South Korea’s oyster exports to China nearly triple year-on-year in first 10 months

South Korea’s oyster exports to China amounted to $2.7 million (19.55 million yuan) from January to October this year, an increase of nearly three times year-on-year, China Media Group (CMG) reported on Sunday night. The East Asian country’s seafood is gaining more and more popularity in China following Japan’s dumping of nuclear-contaminated wastewater.

Chinese consumers are seeking new sources of seafood after Japan began dumping the nuclear-contaminated wastewater into the sea, and South Korea is hoping to capture a larger share of its top fishery export market.

South Korea sees Japan’s dumping of nuclear-contaminated wastewater as an opportunity, and many South Korean aquatic product companies are looking forward to exporting more to China to fill the market gap left by Japan, an industry insider told Global Times.

China is the largest export market for South Korean fishery products. In 2022, South Korea’s fishery exports to China reached $900 million, which is equivalent to South Korea’s total exports to the US and Japan, according to the CMG.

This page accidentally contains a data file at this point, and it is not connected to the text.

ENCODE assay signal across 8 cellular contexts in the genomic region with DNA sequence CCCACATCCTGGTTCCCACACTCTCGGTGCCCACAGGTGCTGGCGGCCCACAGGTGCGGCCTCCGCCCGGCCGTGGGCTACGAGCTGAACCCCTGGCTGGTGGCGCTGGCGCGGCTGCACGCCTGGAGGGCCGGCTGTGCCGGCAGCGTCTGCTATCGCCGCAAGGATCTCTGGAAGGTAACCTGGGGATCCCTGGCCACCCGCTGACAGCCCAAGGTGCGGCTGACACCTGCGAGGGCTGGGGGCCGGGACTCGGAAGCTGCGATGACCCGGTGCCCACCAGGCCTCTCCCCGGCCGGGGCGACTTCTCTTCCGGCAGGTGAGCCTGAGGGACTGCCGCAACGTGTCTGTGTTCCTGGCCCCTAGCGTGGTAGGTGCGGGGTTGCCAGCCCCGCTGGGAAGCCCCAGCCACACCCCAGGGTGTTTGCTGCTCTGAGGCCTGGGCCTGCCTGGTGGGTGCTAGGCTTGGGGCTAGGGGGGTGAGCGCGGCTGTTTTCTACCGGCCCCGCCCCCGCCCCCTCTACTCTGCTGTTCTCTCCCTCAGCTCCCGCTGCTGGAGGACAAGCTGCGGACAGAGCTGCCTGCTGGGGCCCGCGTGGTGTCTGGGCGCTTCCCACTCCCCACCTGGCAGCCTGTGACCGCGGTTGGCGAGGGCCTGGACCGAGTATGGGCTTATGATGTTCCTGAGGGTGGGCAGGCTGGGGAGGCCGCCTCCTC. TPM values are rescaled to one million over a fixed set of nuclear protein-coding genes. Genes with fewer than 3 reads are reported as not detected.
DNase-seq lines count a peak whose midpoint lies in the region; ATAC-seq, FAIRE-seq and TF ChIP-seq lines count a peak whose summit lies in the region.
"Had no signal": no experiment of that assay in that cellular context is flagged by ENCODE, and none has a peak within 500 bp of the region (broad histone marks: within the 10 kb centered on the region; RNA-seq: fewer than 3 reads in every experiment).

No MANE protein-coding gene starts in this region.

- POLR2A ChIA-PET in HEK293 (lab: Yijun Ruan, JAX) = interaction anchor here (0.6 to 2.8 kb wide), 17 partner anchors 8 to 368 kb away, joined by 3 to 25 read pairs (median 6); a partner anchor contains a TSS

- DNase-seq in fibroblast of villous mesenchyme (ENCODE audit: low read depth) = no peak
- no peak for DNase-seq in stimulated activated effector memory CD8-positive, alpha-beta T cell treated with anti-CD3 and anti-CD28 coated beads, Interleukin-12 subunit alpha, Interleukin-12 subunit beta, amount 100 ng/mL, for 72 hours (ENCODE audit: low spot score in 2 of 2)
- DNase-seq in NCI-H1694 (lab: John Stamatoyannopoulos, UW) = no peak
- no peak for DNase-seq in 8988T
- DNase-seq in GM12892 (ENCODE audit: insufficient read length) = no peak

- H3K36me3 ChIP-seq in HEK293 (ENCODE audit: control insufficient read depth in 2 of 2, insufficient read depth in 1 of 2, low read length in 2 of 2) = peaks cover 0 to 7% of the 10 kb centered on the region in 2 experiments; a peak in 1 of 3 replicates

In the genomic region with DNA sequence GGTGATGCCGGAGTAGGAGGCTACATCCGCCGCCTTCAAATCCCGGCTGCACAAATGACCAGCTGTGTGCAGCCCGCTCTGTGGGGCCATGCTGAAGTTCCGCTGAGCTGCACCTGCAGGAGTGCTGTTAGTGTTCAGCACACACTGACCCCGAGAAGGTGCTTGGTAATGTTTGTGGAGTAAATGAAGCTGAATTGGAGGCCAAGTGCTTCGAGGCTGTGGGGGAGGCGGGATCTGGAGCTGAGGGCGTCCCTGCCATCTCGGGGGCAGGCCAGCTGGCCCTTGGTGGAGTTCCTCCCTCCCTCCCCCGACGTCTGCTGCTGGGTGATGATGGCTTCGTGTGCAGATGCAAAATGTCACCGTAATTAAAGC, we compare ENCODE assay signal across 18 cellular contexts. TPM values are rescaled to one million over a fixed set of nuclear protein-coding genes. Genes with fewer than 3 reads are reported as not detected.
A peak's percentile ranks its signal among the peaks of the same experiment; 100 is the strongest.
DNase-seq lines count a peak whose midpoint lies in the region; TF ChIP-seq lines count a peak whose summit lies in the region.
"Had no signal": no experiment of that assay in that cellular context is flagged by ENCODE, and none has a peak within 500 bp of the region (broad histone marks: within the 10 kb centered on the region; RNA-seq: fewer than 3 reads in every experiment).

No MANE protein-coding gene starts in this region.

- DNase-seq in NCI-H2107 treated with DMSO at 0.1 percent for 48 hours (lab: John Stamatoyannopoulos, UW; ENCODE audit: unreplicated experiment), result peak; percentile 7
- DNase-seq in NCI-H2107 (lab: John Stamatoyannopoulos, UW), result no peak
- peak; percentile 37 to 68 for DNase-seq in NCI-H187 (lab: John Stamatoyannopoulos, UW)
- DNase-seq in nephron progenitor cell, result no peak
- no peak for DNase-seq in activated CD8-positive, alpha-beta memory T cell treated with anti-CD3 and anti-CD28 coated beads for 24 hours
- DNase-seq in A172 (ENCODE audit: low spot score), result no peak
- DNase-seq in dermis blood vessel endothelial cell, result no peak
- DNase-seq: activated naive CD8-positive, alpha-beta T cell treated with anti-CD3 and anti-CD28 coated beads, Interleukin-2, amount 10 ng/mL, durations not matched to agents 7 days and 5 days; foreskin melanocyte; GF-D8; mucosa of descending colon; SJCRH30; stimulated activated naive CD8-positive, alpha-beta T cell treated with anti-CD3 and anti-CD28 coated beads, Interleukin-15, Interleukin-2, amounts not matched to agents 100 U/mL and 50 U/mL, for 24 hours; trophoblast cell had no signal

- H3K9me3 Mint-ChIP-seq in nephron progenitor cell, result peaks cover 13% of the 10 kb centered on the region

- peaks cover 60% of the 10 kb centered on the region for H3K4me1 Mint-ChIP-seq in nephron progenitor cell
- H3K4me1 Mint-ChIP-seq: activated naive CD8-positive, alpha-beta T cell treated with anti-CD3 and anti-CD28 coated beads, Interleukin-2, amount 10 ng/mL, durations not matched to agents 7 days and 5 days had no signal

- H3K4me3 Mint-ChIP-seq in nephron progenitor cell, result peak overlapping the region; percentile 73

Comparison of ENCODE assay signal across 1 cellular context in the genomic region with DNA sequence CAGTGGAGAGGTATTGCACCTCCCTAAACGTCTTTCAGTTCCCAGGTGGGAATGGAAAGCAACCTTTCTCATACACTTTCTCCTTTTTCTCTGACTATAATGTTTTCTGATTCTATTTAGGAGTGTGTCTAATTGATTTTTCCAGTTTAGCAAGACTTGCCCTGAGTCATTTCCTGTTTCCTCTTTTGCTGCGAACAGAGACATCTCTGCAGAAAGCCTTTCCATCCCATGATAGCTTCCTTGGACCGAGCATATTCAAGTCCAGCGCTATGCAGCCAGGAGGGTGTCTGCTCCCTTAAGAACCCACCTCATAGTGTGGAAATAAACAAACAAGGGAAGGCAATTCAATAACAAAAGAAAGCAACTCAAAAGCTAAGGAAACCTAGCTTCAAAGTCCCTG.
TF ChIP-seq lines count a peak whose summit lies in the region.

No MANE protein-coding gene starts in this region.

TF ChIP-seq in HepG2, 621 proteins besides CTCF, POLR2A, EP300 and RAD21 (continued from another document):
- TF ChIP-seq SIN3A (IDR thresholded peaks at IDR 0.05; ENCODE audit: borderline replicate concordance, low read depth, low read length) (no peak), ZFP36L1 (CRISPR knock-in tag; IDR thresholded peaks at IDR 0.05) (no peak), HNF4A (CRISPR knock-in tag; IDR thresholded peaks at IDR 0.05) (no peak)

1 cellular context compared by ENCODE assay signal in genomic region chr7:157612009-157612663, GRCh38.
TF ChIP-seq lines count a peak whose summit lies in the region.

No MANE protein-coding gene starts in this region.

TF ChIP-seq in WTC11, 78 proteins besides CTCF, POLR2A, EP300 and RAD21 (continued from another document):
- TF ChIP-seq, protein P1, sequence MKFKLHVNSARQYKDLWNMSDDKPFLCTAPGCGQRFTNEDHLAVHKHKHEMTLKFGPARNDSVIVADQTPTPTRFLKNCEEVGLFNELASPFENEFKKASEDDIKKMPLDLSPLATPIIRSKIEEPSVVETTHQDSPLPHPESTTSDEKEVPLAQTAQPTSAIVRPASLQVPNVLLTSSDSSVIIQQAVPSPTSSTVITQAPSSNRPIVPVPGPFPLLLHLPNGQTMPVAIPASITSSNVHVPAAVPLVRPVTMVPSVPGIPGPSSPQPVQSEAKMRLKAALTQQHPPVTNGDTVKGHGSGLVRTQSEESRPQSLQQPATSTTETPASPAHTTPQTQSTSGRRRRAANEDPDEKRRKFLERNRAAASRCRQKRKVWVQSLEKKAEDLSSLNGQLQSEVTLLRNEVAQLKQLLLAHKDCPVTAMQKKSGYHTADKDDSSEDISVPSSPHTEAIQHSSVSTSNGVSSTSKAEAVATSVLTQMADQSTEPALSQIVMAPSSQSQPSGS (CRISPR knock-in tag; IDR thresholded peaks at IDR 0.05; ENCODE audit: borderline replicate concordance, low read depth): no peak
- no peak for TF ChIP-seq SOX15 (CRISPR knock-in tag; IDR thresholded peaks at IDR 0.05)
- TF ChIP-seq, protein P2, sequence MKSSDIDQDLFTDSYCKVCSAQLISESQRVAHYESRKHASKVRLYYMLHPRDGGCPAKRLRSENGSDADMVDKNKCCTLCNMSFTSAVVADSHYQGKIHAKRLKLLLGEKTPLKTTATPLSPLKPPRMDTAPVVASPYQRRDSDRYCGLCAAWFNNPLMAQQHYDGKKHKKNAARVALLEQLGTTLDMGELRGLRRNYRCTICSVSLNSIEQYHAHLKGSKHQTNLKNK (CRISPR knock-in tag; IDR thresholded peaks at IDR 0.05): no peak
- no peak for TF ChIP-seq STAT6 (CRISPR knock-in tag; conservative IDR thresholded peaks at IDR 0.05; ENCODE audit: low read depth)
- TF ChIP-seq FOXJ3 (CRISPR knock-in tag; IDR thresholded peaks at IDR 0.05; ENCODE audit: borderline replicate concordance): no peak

There are more South Korean oysters on the market this year, making it much easier for consumers to buy them, a Beijing-based aquatic product dealer surnamed Liang told the Global Times on Monday.

Korean oyster processors are making efforts to move into the Chinese market by improving the competitiveness of their products and developing new products for the Chinese market. Several companies are developing high value-added products such as oyster sausage and oyster steak, according to a report of GMW.cn.

China stopped importing Japanese seafood after Japan began to dump nuclear-contaminated wastewater in August. In September, Japan’s exports of aquatic products to China fell by 99.3 percent, with only few ornamental live carp entering the Chinese market. The volume of Japan’s main seafood exports such as scallops, salmon and oysters fell to zero, according to media reports.

Several aquaculture bases are being established in China after the exit of Japanese aquatic products from the Chinese market.

In the Qapqal Xibe Autonomous County of Northwest China’s Xinjiang Uygur Autonomous Region, a modern high-density aquaculture base with an investment of 120 million yuan is under construction. Using the high-quality water of the Ili River, the base is expected to supply seafood to the broad market of China.

(Global Times)

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